A method that I've used on a few sites is the use of above-ground, vertical, plastic storage tanks. They range from a 305 to a 10,000 gallon capacity and can be used as an alternative to sediment ponds on smaller-sized sites that don't have room to accommodate a sediment pond, or would rather avoid the costs associated with the construction and decommissioning of large sediment ponds.
A small catchment area or sump is dug at the low point of site, and water is pumped from there into the storage tanks.
Depending on water volume calculations for the site: you can install one, two, or more tanks connected with an overflow pipe from one tank to the other, and have a small discharge orifice from the last tank.
The storage tanks create some detention time; however, offer no water filtration. The tanks work perfectly when combined with an open swale which leads to a discharge pipe.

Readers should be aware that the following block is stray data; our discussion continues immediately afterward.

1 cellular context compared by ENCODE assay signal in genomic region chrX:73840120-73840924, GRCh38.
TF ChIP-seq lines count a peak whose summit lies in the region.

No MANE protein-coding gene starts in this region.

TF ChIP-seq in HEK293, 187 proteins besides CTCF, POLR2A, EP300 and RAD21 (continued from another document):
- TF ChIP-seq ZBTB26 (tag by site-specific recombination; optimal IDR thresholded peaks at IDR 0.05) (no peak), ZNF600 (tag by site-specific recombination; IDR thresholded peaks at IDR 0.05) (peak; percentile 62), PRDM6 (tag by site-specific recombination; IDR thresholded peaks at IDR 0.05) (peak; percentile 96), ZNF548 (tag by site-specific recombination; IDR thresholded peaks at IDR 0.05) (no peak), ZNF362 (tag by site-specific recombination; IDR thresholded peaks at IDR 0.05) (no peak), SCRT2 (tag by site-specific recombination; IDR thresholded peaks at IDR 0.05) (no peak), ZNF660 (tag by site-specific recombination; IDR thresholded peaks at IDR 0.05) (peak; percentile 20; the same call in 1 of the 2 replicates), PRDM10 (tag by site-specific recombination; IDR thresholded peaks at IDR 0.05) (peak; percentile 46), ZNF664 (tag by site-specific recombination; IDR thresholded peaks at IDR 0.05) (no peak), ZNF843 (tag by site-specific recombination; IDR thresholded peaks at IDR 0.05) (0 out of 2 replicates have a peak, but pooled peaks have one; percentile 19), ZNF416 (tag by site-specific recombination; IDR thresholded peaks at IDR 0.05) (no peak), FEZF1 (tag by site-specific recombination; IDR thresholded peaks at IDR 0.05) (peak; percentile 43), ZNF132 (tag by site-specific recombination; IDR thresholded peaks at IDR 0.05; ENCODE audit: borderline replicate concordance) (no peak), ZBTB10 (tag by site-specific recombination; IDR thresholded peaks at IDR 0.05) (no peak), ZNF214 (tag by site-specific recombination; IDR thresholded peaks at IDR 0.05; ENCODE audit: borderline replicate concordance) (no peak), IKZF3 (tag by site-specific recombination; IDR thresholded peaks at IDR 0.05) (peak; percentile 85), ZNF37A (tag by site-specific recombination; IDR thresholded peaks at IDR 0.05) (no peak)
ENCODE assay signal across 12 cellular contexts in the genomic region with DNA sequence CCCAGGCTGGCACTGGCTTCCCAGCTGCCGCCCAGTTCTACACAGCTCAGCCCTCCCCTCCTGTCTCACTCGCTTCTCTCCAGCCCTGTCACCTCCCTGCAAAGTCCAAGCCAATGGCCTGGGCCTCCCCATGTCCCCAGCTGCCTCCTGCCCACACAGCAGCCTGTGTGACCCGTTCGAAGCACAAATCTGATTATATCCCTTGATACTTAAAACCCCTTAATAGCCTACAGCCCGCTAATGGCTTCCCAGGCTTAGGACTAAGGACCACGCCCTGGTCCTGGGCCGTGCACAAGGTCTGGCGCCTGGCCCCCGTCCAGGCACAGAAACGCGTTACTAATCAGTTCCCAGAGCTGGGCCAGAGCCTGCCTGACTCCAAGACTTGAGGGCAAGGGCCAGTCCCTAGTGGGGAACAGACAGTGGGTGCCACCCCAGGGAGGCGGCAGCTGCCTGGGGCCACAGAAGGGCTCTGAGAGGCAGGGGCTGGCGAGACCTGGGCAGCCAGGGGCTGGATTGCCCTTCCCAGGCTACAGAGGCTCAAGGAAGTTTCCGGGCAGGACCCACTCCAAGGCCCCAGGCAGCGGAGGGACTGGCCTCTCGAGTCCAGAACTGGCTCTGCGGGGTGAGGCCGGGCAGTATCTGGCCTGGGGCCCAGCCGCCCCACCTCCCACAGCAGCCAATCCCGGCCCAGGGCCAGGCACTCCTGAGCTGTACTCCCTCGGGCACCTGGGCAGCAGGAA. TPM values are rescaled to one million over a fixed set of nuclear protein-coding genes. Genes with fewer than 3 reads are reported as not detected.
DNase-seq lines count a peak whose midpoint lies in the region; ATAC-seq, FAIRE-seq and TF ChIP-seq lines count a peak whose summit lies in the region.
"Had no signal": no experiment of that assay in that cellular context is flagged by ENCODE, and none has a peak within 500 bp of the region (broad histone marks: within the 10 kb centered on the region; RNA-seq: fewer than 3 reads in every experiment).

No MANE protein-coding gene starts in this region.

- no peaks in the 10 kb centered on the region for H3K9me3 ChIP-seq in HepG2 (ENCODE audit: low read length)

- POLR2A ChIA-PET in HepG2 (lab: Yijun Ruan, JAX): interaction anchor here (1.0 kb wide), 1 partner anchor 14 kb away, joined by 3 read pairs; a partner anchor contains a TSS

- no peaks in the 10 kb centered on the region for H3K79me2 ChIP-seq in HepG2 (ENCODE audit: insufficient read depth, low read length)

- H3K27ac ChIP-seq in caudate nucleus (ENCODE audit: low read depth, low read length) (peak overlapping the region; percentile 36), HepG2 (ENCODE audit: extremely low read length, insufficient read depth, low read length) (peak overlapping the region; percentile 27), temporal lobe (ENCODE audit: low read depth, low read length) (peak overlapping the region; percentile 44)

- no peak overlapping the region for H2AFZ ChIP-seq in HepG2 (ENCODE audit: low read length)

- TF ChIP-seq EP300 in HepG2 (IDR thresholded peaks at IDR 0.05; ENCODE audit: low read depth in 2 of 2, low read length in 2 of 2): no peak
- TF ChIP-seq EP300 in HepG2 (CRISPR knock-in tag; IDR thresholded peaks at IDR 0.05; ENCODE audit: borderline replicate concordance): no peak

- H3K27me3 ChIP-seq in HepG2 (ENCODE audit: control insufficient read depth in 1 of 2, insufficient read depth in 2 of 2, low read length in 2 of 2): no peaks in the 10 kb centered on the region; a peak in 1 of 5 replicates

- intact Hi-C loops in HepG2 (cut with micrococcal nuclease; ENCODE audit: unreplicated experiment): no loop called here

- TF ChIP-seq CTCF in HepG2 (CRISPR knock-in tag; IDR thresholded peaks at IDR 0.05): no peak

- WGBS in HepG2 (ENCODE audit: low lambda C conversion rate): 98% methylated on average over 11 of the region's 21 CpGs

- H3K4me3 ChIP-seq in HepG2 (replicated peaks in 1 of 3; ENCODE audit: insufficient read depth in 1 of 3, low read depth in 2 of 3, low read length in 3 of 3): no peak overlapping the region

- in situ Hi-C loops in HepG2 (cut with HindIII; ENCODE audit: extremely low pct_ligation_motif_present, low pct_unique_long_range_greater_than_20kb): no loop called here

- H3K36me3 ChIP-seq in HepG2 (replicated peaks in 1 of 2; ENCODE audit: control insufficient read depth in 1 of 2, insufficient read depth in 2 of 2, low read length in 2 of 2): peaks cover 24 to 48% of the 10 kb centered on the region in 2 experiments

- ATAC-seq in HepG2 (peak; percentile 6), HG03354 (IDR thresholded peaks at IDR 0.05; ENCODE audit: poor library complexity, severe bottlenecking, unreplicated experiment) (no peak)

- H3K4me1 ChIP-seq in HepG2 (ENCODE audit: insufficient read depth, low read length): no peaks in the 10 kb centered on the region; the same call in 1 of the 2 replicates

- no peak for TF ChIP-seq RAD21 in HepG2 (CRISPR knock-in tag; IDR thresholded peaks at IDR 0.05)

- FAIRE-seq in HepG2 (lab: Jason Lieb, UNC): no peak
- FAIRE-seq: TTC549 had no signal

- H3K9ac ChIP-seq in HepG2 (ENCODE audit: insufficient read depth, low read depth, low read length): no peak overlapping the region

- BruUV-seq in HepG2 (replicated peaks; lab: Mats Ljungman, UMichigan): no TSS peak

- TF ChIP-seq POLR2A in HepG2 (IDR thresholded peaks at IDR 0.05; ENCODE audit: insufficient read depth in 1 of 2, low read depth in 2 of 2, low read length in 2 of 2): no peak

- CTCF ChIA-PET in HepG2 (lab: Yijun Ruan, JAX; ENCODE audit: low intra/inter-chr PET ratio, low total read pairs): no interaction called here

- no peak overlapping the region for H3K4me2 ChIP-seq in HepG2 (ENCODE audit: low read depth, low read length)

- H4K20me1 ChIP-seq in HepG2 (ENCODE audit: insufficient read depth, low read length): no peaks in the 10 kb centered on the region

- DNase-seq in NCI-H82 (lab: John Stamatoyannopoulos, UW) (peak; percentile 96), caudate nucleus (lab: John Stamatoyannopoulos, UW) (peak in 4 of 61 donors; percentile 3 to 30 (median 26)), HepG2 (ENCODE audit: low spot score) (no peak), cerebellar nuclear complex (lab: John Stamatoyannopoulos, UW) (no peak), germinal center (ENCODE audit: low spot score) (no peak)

The swale contains check dams with sand features to help back the water up, and allow some filtration prior to discharge. The check dams with sand placed on the upstream side of the check dam act as a coffee filter - allowing the water to trickle through while filtering out the fines on the way through.
If you require a lot of filtration, make the swale longer with more check dams and sand. If the water is discharging clear already, then you can shorten the swale length.
This method, once accepted, will likley eliminate (or at a bare minimum) reduce the size of the current sediment ponds being installed on sites today. As a bonus, once you've completed your site works, you can remove the plastic tanks, and use them on your next job - which you can't do with a sediment pond.